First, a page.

…this new kind of storytelling could be the beginning of something very powerful…

It would seem apparent that the best way to design a choice system is to post a clear signpost at each crossroads so that the player doesn’t feel cheated. In her book Reality Is Broken: Why Games Make Us Better and How They Can Change the World, Jane McGonigal explores the thesis that games provide what life often lacks; clear and constant feedback. The reason people engage in games, what essentially amounts to “optional work”, is that the work takes place in a framework of feedback recognizing the why and when of work that’s both good and bad, something missing from most jobs and life decisions.

This otherwise brilliant insight starts to fall apart when we look at games as works of art intended to reflect life. The decisions we make in Kentucky Route Zero are difficult because they reflect the difficulty of living in a world where we choose what to do and say without a clear idea of what’s going to happen. The character you play in KRZ ends up being more of you than would have seemed possible because he is a cipher. The choices you make while playing him come from the gut or random chance, without strategy. His problems may not be yours, but by deciding who he is, you can explore what you would do if you were him, not just in his shoes.

In a recent interview with Polygon, Drew Holmes, writer of Bioshock and Bioshock Infinite, went into the problem of giving moral, emotional choices a strategic quality.

[cite]”Looking back at Bioshock 1‘s choice system, it’s something that’s really powerful the first time, not really powerful the second time and by the 10th time you’re not really trying to decide whether to harvest or save the little sisters,” said Holmes. “You’re not thinking about it on a philosophical or moral level at that time because it just becomes ‘I want the more special juice to make me do the thing.’ It numbs people over time.”[/cite]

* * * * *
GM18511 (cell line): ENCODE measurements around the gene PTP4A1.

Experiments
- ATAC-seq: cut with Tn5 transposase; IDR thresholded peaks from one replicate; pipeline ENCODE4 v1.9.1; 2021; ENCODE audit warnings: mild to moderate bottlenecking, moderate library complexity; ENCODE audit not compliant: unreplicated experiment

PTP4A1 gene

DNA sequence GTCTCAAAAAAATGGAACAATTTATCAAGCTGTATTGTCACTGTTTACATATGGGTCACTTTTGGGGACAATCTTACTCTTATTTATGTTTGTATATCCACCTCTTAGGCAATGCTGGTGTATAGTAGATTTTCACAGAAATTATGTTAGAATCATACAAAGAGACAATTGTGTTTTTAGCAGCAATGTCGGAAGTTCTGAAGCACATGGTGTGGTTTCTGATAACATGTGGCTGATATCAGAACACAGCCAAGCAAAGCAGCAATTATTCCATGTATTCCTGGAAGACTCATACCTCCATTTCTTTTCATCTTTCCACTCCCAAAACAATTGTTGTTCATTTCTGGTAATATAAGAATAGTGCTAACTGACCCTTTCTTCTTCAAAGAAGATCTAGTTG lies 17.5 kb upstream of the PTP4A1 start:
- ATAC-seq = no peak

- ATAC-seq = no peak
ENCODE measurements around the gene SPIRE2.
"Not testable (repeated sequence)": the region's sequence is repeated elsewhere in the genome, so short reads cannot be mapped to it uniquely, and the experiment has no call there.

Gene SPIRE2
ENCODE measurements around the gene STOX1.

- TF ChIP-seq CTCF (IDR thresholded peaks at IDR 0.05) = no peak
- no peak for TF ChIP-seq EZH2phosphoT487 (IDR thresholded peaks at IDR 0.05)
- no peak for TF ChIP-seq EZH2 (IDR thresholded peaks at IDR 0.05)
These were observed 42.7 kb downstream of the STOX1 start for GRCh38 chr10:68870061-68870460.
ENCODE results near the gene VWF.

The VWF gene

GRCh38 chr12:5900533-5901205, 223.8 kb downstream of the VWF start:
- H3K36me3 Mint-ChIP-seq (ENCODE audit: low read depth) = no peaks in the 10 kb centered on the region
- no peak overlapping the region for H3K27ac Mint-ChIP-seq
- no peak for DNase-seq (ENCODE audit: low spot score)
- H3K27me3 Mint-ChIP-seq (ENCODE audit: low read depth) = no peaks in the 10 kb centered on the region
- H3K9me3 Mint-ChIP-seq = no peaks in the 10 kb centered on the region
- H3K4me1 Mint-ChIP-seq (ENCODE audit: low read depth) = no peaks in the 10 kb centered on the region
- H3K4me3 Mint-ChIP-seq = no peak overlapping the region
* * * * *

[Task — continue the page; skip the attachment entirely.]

Referring to a demo of Bioshock Infinite, Emily Gera who authored the piece retells a decision you can make on whether to hurl a baseball at an interracial couple. There’s no clear consequence in the narrative of the game but the personal consequences are clear: be a decent person, or see what it feels like to be an absolute dickhead. You could be the hero, antihero or shades of grey in-between.

As a movement, this new kind of storytelling could be the beginning of something very powerful, a true maturation of a process that started with choose-your-own-adventure books and interactive fiction.  Narrative videogames have struggled with the creative restraints imposed by their predecessors since they began with text adventures, MUDs and point-and-click adventures. The challenge seems to be balancing emotional attachment with a feeling of agency; for emotional attachment you need to provide the player with some kind of personality to latch on to, but giving them total agency makes it very easy for the player to break the spell.

Strategy games like Command & Conquer or Civilization seemed to be the shining light for agency, even Minecraft could be said to be a perfect example of an emergent narrative, but the lack of character means it’s more like Lego or chess than a novel. You can develop an emotional narrative, but it has very little to do with the author of the game. Sure, games like Alpha Centauri come along that give you a rich backstory and clearly defined characters, but that effect is diminished on each playthrough until it’s just wallpaper, like Holmes’ example above from Bioshock. The other end of the spectrum is a character like Gordon Freeman in the Half-Life series, a voiceless cipher in a strong linear story. I don’t know anybody who doesn’t feel some affinity for him after playing a Half-Life game, he’s a bundle of characteristics and traits you inhabit and grow to love like a great hat, but for all of the emotional attachment you develop for him and his world, the story is static, which is not a bad thing, but it doesn’t do much to further the cause of the interactive narrative.